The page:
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The Livernois–Fenkell riot was a racially motivated riot in the summer of 1975 on Livernois Avenue at Chalfonte Avenue, just south of Fenkell Avenue, in Detroit, Michigan. The trouble began when Andrew Chinarian, the 39-year-old owner of Bolton's Bar, observed three black youths tampering with his car in the parking lot. He fired a pistol or rifle, fatally wounding Obie Wynn (18). According to some accounts, Wynn was fleeing; according to others, he was approaching Chinarian with what the latter thought was a weapon (it turned out to be a screwdriver). Crowds gathered and random acts of vandalism, assault looting and racial fighting along Livernois and Fenkell Avenues ensued. Bottles and rocks were thrown at passing cars.
The second fatality was Marian Pyszko, a 54-year-old dishwasher and a Nazi concentration-camp survivor who had emigrated from Poland in 1958. As he drove home from the bakery/candy-factory where he worked, he was pulled from his car by a group of young men and beaten to death with a piece of concrete. Among those accused of the crime (and later acquitted) was Raymond Peoples, a co-founder of Young Boys Incorporated.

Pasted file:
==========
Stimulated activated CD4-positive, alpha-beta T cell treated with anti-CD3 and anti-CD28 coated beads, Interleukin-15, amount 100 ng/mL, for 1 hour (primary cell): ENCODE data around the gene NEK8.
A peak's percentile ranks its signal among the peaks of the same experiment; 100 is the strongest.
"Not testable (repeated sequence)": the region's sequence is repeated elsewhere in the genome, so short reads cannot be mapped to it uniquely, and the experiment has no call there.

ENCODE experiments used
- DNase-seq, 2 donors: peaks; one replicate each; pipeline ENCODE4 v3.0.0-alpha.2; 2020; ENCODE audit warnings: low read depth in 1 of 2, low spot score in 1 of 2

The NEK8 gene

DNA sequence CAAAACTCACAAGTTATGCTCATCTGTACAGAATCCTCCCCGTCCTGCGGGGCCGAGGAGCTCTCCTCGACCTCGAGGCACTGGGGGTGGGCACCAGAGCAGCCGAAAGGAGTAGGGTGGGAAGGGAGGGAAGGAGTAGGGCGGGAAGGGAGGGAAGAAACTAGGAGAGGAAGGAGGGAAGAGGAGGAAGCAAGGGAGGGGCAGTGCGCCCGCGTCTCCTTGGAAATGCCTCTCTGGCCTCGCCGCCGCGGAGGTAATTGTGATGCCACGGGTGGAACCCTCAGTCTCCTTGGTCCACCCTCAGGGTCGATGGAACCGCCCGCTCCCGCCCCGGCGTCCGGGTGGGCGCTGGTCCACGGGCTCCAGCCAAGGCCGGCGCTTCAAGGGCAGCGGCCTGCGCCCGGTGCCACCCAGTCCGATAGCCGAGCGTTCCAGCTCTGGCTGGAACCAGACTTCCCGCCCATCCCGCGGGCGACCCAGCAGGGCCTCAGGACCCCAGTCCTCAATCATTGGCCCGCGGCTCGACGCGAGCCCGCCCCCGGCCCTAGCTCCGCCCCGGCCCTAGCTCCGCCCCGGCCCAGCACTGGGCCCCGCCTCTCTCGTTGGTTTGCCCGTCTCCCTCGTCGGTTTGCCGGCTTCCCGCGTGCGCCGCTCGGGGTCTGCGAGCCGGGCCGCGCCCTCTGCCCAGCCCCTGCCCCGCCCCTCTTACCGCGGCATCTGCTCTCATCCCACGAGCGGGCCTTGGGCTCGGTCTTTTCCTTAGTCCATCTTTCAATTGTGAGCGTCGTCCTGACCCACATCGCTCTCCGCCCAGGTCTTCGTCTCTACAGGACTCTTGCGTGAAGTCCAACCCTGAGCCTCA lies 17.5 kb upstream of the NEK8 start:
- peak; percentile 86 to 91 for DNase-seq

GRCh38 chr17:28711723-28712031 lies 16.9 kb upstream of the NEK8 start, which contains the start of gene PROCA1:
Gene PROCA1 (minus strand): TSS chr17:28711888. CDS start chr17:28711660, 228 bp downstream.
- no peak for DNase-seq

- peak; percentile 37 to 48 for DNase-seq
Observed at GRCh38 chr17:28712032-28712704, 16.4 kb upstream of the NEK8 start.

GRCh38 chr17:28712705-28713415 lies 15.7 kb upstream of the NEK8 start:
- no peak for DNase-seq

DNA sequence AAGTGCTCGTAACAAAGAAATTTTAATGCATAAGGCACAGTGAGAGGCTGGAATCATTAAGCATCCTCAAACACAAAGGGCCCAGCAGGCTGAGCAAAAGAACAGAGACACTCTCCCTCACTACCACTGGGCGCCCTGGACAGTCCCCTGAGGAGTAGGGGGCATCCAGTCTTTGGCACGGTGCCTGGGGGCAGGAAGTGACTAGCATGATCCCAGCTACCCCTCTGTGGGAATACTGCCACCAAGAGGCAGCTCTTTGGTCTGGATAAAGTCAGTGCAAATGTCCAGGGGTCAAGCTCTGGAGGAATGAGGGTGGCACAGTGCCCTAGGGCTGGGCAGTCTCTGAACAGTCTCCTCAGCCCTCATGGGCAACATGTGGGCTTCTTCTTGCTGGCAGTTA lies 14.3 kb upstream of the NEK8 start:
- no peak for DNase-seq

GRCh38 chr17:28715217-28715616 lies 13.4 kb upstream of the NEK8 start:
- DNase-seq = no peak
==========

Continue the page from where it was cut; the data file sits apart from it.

Police were ordered to avoid the use of deadly force, and indeed, not a shot was fired. The crowd of 700 was dispersed by morning. However, angry crowds and violence reappeared the following night – using a car as a battering ram, the crowd stormed and ransacked Bolton's Bar.
Detroit mayor Coleman Young then worked to defuse the situation by appearing in person, along with numerous clergy, at the scene of the disturbance. The damage to property in the Livernois-Fenkell area amounted to tens of thousands of dollars. Fifty-three people were arrested, and ten injuries were recorded (including one firefighter and one police officer). CBS News reported an unverified claim that the bar served white patrons only, and noted the 25% unemployment rate as an aggravating factor.
- Jet Magazine, August 14, 1975.
- CBS News coverage, vanderbilt.edu; accessed April 3, 2016.